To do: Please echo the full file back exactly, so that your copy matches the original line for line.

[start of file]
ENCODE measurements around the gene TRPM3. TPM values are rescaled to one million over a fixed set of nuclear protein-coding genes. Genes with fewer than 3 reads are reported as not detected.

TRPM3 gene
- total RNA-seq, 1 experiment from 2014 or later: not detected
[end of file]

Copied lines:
ENCODE measurements around the gene TRPM3. TPM values are rescaled to one million over a fixed set of nuclear protein-coding genes. Genes with fewer than 3 reads are reported as not detected.

TRPM3 gene
- total RNA-seq, 1 experiment from 2014 or later: not detected